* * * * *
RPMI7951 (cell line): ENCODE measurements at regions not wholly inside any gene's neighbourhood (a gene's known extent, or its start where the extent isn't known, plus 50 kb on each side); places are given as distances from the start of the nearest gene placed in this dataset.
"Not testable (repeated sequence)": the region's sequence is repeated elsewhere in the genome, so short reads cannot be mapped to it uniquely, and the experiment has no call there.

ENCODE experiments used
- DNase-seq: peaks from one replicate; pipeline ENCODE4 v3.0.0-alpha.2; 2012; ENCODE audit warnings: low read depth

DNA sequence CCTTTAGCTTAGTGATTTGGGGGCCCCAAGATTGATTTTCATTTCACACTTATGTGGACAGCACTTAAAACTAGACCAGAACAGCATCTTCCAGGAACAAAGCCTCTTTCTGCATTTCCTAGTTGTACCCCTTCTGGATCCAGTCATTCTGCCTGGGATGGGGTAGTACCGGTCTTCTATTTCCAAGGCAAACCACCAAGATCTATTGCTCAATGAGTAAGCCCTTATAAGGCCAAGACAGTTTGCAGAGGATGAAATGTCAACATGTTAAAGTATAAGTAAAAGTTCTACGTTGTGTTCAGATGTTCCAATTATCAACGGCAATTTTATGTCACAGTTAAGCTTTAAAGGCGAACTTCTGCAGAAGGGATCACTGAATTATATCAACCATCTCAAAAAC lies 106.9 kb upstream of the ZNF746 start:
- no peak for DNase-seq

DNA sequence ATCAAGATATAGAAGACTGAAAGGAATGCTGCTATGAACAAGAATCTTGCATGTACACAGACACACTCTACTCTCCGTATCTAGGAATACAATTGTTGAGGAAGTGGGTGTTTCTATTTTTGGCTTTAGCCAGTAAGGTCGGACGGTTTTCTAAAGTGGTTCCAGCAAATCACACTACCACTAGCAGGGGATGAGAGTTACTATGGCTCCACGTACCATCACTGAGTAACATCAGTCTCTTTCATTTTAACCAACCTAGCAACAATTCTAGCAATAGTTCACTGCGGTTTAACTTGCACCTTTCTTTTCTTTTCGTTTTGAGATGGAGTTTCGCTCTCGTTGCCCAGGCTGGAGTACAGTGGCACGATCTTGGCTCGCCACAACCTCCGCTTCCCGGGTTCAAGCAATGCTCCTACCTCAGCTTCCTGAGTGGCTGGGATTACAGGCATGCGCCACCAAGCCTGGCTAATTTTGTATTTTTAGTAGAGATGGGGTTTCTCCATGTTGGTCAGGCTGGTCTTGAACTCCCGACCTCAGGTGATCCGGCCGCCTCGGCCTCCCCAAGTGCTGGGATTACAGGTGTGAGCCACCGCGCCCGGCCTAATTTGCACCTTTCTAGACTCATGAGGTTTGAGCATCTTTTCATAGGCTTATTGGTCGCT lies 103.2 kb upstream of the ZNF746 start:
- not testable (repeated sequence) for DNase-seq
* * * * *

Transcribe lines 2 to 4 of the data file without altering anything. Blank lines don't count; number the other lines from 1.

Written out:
"Not testable (repeated sequence)": the region's sequence is repeated elsewhere in the genome, so short reads cannot be mapped to it uniquely, and the experiment has no call there.

ENCODE experiments used
- DNase-seq: peaks from one replicate; pipeline ENCODE4 v3.0.0-alpha.2; 2012; ENCODE audit warnings: low read depth